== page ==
Sir, I've seen many articles that insist coding and computational thinking should be the building blocks of the UK’s IT curriculum. While this is true, it might not be enough, unless combined with the practical application of coding. This means teaching children how to use technology to solve physical, real-world problems.
Our advantage is that this practical mindset is hard coded into children and young people; they intuitively solve problems with technology. They Google search for a tutorial or an app that allows them to solve their dilemma, or hack hardware to make it work for them. But we have to ensure that this is applied in the context of work, not just leisure, which is where the curriculum comes in.
This natural curiosity and practical thinking should be nurtured, not smothered, by schools. In Stoke-on-Trent, we've already started doing this, by organising hack labs in schools and creating a dedicated digital innovation centre, where young people and innovation enthusiasts can learn how to use technology to overcome day-to-day and business obstacles.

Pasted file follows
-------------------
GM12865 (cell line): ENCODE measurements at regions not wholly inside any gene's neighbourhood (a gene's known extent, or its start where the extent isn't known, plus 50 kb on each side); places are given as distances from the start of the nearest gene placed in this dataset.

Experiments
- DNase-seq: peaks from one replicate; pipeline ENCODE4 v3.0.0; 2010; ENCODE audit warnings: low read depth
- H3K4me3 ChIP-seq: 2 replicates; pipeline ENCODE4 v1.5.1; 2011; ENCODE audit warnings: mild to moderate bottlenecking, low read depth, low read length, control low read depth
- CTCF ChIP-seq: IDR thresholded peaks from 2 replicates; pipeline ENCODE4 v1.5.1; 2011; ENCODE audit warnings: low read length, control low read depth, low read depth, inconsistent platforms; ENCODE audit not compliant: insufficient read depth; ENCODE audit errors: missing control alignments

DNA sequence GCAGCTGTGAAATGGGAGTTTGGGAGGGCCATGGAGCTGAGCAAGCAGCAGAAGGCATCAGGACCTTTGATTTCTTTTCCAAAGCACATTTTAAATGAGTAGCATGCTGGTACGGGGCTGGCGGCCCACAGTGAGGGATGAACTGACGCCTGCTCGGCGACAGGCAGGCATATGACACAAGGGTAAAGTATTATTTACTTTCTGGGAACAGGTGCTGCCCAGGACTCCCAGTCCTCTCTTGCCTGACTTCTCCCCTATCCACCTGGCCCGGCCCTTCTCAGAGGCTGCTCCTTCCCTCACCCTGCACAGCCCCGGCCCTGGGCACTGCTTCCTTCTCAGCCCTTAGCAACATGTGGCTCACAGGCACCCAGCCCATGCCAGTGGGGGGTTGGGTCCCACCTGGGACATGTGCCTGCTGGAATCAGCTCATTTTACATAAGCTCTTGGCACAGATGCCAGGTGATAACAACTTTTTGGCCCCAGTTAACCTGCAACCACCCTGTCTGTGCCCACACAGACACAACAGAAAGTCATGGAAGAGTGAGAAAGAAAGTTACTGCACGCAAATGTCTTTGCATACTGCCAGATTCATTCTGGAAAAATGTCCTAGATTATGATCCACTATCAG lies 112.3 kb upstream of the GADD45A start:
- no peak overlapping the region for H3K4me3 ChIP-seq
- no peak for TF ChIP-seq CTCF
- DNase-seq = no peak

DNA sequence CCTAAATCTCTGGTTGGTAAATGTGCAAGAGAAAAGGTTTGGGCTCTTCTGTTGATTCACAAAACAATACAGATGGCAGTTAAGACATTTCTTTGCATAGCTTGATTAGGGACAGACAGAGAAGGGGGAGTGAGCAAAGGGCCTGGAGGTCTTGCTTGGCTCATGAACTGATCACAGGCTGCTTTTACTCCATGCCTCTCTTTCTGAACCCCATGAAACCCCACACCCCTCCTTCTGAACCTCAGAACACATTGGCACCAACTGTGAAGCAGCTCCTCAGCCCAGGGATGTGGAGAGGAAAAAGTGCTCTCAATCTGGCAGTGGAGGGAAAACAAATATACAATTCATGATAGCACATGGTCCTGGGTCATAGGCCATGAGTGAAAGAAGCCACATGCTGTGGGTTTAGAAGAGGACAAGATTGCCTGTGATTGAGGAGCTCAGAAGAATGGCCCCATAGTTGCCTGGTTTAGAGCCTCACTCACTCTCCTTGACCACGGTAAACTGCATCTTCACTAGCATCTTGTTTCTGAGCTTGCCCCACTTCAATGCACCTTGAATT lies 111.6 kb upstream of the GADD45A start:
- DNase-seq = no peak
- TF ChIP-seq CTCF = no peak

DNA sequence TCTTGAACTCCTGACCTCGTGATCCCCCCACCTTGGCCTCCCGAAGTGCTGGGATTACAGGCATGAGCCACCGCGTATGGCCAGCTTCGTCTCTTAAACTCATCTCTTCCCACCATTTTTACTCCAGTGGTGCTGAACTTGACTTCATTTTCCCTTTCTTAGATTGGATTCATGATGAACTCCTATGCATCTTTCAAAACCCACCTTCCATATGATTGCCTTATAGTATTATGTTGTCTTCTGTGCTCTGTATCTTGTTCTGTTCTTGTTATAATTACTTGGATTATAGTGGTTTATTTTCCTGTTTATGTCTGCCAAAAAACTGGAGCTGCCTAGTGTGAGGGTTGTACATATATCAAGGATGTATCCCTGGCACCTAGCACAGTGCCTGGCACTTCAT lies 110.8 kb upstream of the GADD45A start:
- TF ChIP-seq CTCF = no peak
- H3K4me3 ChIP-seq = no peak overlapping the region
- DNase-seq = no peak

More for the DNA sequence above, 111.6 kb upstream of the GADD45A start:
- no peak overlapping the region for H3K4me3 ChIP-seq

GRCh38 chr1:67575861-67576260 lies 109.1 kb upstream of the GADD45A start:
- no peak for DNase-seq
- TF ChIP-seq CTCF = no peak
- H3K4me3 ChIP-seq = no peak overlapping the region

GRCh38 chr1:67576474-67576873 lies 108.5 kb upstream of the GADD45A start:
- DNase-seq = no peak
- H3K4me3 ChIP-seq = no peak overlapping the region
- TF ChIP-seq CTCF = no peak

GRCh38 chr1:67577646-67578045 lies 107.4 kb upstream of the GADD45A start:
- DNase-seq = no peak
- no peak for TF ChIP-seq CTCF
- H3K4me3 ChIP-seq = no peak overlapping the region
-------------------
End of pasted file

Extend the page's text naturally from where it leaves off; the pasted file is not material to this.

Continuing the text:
Apart from assessing how our children are performing in language and arithmetic, schools should teach the next generation coding and hardware hacking for practical use. This additional, future proof, skill will make them independent and capable individuals who are prepared for work.